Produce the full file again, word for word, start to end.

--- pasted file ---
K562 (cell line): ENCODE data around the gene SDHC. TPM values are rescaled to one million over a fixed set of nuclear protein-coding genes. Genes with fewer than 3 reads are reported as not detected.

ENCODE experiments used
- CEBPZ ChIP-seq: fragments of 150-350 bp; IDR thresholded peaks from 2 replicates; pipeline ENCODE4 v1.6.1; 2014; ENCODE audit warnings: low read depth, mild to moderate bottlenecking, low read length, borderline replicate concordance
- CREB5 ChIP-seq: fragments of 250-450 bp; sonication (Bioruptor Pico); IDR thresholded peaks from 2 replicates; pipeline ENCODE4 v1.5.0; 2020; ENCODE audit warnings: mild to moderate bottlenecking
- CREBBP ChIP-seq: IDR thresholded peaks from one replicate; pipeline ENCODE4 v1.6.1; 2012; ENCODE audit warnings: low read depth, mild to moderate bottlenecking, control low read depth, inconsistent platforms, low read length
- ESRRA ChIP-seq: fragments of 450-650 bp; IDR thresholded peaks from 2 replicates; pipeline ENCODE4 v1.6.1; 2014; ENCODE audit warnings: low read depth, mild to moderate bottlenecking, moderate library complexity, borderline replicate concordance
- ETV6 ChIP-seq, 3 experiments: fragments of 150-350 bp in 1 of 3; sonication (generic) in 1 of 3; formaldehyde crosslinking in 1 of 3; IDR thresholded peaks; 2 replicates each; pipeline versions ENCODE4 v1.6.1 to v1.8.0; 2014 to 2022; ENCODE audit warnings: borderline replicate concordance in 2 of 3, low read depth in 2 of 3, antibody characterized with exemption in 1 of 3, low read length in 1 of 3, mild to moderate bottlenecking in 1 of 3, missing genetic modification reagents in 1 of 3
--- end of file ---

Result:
K562 (cell line): ENCODE data around the gene SDHC. TPM values are rescaled to one million over a fixed set of nuclear protein-coding genes. Genes with fewer than 3 reads are reported as not detected.

ENCODE experiments used
- CEBPZ ChIP-seq: fragments of 150-350 bp; IDR thresholded peaks from 2 replicates; pipeline ENCODE4 v1.6.1; 2014; ENCODE audit warnings: low read depth, mild to moderate bottlenecking, low read length, borderline replicate concordance
- CREB5 ChIP-seq: fragments of 250-450 bp; sonication (Bioruptor Pico); IDR thresholded peaks from 2 replicates; pipeline ENCODE4 v1.5.0; 2020; ENCODE audit warnings: mild to moderate bottlenecking
- CREBBP ChIP-seq: IDR thresholded peaks from one replicate; pipeline ENCODE4 v1.6.1; 2012; ENCODE audit warnings: low read depth, mild to moderate bottlenecking, control low read depth, inconsistent platforms, low read length
- ESRRA ChIP-seq: fragments of 450-650 bp; IDR thresholded peaks from 2 replicates; pipeline ENCODE4 v1.6.1; 2014; ENCODE audit warnings: low read depth, mild to moderate bottlenecking, moderate library complexity, borderline replicate concordance
- ETV6 ChIP-seq, 3 experiments: fragments of 150-350 bp in 1 of 3; sonication (generic) in 1 of 3; formaldehyde crosslinking in 1 of 3; IDR thresholded peaks; 2 replicates each; pipeline versions ENCODE4 v1.6.1 to v1.8.0; 2014 to 2022; ENCODE audit warnings: borderline replicate concordance in 2 of 3, low read depth in 2 of 3, antibody characterized with exemption in 1 of 3, low read length in 1 of 3, mild to moderate bottlenecking in 1 of 3, missing genetic modification reagents in 1 of 3